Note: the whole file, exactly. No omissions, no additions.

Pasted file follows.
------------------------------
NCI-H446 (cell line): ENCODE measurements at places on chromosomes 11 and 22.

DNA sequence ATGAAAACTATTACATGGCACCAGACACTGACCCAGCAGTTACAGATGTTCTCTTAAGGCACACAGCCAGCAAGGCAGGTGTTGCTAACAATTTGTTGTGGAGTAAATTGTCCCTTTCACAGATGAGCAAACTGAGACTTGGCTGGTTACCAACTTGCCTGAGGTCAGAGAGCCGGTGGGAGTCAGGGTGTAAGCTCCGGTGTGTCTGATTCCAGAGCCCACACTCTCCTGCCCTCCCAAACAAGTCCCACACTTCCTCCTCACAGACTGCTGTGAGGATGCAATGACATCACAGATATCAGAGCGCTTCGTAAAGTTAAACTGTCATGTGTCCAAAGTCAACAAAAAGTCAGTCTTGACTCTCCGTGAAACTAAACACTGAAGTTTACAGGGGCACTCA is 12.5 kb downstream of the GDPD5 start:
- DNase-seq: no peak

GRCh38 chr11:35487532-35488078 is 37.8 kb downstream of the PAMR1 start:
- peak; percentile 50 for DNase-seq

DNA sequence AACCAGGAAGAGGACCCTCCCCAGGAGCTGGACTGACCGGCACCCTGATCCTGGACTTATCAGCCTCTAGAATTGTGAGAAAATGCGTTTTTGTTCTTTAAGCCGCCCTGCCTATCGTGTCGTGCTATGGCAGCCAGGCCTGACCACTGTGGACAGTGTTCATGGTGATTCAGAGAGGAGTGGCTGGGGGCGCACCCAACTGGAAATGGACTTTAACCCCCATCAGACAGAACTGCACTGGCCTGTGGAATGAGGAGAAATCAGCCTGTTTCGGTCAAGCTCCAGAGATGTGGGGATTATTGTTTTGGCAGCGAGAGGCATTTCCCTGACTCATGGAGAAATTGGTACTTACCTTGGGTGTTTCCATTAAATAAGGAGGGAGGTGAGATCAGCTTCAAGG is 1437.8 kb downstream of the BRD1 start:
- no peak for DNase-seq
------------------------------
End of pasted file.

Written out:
NCI-H446 (cell line): ENCODE measurements at places on chromosomes 11 and 22.

DNA sequence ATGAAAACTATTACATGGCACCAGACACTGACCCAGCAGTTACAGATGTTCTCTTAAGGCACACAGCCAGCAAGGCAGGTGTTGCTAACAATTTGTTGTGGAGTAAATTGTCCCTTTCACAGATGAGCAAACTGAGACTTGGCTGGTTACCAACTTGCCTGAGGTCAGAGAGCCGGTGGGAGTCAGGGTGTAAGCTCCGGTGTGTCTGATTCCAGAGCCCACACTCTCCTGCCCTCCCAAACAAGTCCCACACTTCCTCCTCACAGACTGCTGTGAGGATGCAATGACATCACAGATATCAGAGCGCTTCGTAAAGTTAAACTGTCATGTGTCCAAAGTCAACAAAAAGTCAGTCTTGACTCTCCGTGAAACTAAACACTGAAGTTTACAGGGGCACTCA is 12.5 kb downstream of the GDPD5 start:
- DNase-seq: no peak

GRCh38 chr11:35487532-35488078 is 37.8 kb downstream of the PAMR1 start:
- peak; percentile 50 for DNase-seq

DNA sequence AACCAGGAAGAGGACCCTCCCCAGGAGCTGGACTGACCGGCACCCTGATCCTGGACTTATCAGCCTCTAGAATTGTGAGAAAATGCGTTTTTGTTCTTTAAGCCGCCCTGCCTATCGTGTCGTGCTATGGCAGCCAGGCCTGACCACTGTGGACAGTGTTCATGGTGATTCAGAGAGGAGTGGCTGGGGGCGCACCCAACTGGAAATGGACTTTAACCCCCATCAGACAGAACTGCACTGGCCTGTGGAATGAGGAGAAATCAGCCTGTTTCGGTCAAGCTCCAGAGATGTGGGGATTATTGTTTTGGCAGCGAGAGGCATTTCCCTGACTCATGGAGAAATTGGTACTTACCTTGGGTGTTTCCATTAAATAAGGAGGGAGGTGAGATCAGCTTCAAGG is 1437.8 kb downstream of the BRD1 start:
- no peak for DNase-seq